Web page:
1: Lagrangian connect sum
We will now look at some ways to glue together new Lagrangian submanifolds from old. A source of inspiration for us will be from smooth topology, where tools such as surgery, Morse theory, and cobordisms provide methods for generating new manifolds. An example where we can take a method from topology and directly import it into symplectic geometry is connect sum for Lagrangian curves inside of surfaces. In this setting, two Lagrangian curves which intersect at a point are modified at the point of intersection to produce a connected Lagrangian submanifold. See figure 1.0.1. The Polterovich connect sum is a generalization of this surgery to higher dimensions, which smooths out a transverse intersection between two Lagrangian submanifolds. The idea of construction is to take a standard model for the transverse intersection, then construct a model neck in that canonical neighborhood.proposition 1.0.2 [Pol91]
Let \(L_1, L_2\subset X\) be two Lagrangian submanifolds intersecting transversely at a single point \(p\). Then there exists a Lagrangian submanifold \(L_1\#_p L_2\subset X\) which- topologically is the connect sum of \(L_1\) and \(L_2\) at \(p\).
- Agrees with \(L_1\cup L_2\) outside of a small neighborhood of \(p\) in the sense that \[L_1\#_p L_2|_{X\setminus U}=L_2\cup L_2|_{X\setminus U}.\]
- \(\gamma(t)=t\) for \(t< t_0\), and
- \(\gamma(t)=\jmath t\) for \(t>t_0\).
proposition 1.0.4
Let \(L_0, L_1\) be two Lagrangian submanifolds which intersect transversely at a point, and let \(U\) be a neighborhood of the point in which we implant a surgery neck. Suppose two profile curves \(\gamma_0, \gamma_1\) have the same flux \(\lambda\). Then there exists a Hamiltonian supported on \(U\) whose time one identifies \(L_1\#_{\gamma_0} L_2\) and \(L_1\#_{\gamma_1} L_2\).example 1.0.5
We now visualize the Polterovich surgery for Lagrangian sections of \(T^*\RR^n\). The Lagrangians which we consider are two sections of the cotangent bundle. Let \(L_1\) be the graph of \(d(q_1^2+ \cdots+ q_n^2)\), and let \(L_2\) be the graph of \(d(-q_1^2-\cdots -q_n^2)\). In dimension 2, we can then draw \(L_1\# L_2\) and \(L_2\# L_1\) as multisections of the cotangent bundle. These multisections are sketched in figure 1.0.6. Note that one of surgeries creates a Lagrangian which has a ``neck'' visible in the projection to the base of the cotangent bundle. The other surgery is generically a double-section of the cotangent bundle, except over the fiber of the intersection point where it is instead an \(S^1\).2: the Lagrangian surgery exact triangle
Now that we have a geometric description of \(L_1\#_\lambda L_2\), we discuss what object it represents in the Fukaya category. We restrict ourselves to \(\dim_\RR(X)=2\) so that we may draw pictures. However, the pictures are only for intuition (and in fact the sketch of proof we give only work when \(\dim(X)\geq 4\)). Let \(L_0\) be some test Lagrangian, which intersects both \(L_1\) and \(L_2\) as in figure 2.0.1. If the surgery neck is chosen to lie in a neighborhood disjoint from the intersections \(L_0\cap (L_1\cup L_2)\), then these intersections are in bijection with the intersections \(L_0\cap (L_1\# L_2)\). Therefore \(\CF(L_0, L_1\# L_2)=\CF(L_0, L_1)[1]\oplus \CF(L_, L_2)\) as vector spaces. The intuition from [FOOO07] is that there is a bijection between certain holomorphic triangles with boundary on \(L_0, L_1, L_2\) which passes through the intersection point \(p_{12}\), and holomorphic strips with boundary on \(L_0\) and \(L_1\# L_2\). Since holomorphic triangles contribute to the \(\emprod^3\) structure coefficients, and strips to the differential, it is reasonable to hope that we can state a relation between \(L_1, L_2,\) and \(L_1\#L_2\) as objects of the Fukaya category. First, we observe that the intersection point \(p_{12}\) determines a morphism in \(\hom(L_2, L_1)\). Since we've assumed that \(L_1\) and \(L_2\) intersect at only one point, we know that \(\emprod^1(p_{12})=0\). We can therefore form the twisted complex \(\cone(p_{12})\). We now provide justification for why this is isomorphic to \(L_1\# L_2\). We have already observed that for our test Lagrangian \(L_0\) we had an isomorphism of vector spaces between \(\hom(L_0, L_1)\oplus \hom(L_0, L_2)\) and \(\hom(L_0, L_1\#_\lambda L_2)\). The differential on \(\hom(L_0, L_1\#_\lambda L_2)\) comes from counting holomorphic strips, which we break into two types: those which avoid a neighborhood of the surgery neck, and those which pass through the surgery neck.proposition 2.0.2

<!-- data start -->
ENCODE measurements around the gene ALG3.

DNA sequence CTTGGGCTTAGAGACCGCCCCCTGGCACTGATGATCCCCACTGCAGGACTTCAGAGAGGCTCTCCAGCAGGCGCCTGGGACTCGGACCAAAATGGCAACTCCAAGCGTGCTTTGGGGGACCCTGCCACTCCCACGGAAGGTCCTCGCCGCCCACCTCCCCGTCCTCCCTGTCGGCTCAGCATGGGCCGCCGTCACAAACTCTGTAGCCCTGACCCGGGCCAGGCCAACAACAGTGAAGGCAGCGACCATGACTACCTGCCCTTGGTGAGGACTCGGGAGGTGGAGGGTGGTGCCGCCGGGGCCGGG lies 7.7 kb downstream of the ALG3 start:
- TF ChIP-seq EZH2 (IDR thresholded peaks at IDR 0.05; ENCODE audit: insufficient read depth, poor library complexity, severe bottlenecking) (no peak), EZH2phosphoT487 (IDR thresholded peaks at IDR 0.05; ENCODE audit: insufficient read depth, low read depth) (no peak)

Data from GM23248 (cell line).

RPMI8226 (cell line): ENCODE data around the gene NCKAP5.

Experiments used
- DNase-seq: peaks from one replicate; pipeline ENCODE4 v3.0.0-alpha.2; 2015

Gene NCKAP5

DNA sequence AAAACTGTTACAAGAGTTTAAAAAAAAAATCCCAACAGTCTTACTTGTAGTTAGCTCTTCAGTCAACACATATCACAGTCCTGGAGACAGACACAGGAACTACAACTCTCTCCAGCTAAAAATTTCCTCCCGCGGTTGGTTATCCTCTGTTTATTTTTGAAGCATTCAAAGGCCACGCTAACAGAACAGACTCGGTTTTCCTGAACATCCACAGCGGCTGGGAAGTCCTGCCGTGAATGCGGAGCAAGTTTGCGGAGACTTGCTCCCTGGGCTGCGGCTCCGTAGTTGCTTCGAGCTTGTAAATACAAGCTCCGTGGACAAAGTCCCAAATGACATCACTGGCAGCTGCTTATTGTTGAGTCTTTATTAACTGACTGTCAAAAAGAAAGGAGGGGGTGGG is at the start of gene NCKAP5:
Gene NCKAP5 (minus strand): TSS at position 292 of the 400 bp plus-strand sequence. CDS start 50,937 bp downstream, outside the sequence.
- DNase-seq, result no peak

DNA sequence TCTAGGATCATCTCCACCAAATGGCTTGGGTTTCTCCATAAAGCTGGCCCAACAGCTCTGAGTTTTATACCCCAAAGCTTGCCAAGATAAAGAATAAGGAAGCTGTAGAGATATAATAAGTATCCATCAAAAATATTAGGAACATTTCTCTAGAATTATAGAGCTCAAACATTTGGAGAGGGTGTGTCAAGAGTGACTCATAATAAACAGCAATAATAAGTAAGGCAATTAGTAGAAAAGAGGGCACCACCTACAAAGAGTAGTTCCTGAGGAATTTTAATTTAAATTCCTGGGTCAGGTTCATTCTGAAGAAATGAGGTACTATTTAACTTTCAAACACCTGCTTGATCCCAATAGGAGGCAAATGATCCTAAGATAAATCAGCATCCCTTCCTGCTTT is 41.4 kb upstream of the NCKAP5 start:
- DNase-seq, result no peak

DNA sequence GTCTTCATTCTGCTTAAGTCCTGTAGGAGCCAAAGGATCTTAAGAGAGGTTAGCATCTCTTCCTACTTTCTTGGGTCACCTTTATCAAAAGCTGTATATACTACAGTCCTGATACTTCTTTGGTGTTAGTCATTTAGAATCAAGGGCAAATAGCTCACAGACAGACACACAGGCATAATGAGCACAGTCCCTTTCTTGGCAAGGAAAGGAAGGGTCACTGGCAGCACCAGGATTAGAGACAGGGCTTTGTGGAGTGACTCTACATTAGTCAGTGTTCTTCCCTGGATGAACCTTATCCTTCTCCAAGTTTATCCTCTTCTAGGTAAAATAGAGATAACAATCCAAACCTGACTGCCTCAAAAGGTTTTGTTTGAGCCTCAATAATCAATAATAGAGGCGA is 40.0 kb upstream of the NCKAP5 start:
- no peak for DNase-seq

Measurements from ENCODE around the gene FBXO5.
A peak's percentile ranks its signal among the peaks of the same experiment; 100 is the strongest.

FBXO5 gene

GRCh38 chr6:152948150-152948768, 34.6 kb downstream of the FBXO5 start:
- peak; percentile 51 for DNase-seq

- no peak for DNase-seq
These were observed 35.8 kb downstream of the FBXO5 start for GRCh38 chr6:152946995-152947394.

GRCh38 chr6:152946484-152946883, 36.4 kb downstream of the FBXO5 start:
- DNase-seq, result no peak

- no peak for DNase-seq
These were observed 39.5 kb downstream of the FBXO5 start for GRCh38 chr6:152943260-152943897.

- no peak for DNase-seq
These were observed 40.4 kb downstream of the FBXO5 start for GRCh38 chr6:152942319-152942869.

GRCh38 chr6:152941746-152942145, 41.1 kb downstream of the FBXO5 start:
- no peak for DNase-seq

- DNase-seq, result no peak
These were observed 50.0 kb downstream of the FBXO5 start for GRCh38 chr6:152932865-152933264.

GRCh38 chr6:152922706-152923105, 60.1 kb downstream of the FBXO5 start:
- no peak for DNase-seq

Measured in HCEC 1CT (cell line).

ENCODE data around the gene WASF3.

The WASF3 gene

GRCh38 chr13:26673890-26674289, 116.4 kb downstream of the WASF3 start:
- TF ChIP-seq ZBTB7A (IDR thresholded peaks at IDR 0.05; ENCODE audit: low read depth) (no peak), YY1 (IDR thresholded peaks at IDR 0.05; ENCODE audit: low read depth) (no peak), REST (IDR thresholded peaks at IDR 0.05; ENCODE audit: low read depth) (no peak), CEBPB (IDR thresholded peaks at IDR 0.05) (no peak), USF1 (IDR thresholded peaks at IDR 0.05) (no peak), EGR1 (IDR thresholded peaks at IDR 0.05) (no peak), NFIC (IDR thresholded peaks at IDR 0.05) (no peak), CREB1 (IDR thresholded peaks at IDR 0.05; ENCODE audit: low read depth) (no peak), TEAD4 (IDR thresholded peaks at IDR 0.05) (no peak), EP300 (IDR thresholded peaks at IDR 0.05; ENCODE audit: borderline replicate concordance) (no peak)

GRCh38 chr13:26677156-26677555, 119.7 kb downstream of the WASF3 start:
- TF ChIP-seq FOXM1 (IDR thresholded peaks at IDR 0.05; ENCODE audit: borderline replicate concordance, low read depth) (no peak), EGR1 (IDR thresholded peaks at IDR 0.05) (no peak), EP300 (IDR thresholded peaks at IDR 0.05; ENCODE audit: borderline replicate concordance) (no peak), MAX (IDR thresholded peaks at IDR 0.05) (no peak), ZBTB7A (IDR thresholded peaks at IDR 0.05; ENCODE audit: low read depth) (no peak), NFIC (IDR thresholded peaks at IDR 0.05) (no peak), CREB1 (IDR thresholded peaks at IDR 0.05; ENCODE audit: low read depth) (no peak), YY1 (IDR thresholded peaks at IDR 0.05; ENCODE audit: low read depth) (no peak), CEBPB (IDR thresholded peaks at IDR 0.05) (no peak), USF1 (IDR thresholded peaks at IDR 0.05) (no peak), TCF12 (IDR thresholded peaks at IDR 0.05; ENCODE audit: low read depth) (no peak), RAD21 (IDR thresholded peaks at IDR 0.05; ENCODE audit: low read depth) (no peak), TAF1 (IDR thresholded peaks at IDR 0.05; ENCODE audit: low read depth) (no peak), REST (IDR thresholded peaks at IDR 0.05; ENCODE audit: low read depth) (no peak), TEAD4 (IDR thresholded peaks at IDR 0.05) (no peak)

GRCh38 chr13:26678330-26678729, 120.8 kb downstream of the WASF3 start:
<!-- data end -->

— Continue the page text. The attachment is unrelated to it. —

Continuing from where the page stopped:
Let \(\dim_\RR(X)\geq 4\), and let \(L_1, L_2\) be exact Lagrangian submanifolds which intersect at a single point \(p_{12}\). then we can choose an almost complex structure \(J\) so that whenever \(p_{01}, q_{01}\in L_0\cap L_1\) are intersections, and \(u: [0,1]\times \RR\to X\) is a \(J\) holomorphic strip, then the boundary of \(u\) is disjoint from a small neighborhood of \(L_1\cap L_2\). In particular, \(u\) gives a \(J\)-holomorphic strip with boundary on \(L_0, L_1\#_\lambda L_2\).theorem 2.0.3 [FOOO07]
Let \(\dim(X)\geq 4\), and \(L_1, L_2\) be exact Lagrangian submanifolds which intersect transversely at a single point \(p_{12}\). Let \(L_0\) be another exact Lagrangian submanifold which intersects \(L_1, L_2\) transversely. Then for sufficiently small surgery necks, there exists a choices of almost complex structure on \(X\) for which we have a bijection between- \(J\)-holomorphic strips with boundary on \(L_0, L_1\# L_2\) which pass through the surgery neck;
- \(J\)-holomorphic triangles with boundary on \(L_0, L_1, L_2\).
References
[FOOO07] | K Fukaya, YG Oh, H Ohta, and K Ono. Lagrangian intersection Floer theory-anomaly and obstruction, chapter 10. Preprint, can be found at http://www. math. kyoto-u. ac. jp/˜ fukaya/Chapter10071117. pdf, 2007. |
[Pol91] | Leonid Polterovich. The surgery of Lagrange submanifolds. Geometric & Functional Analysis GAFA, 1(2):198--210, 1991. |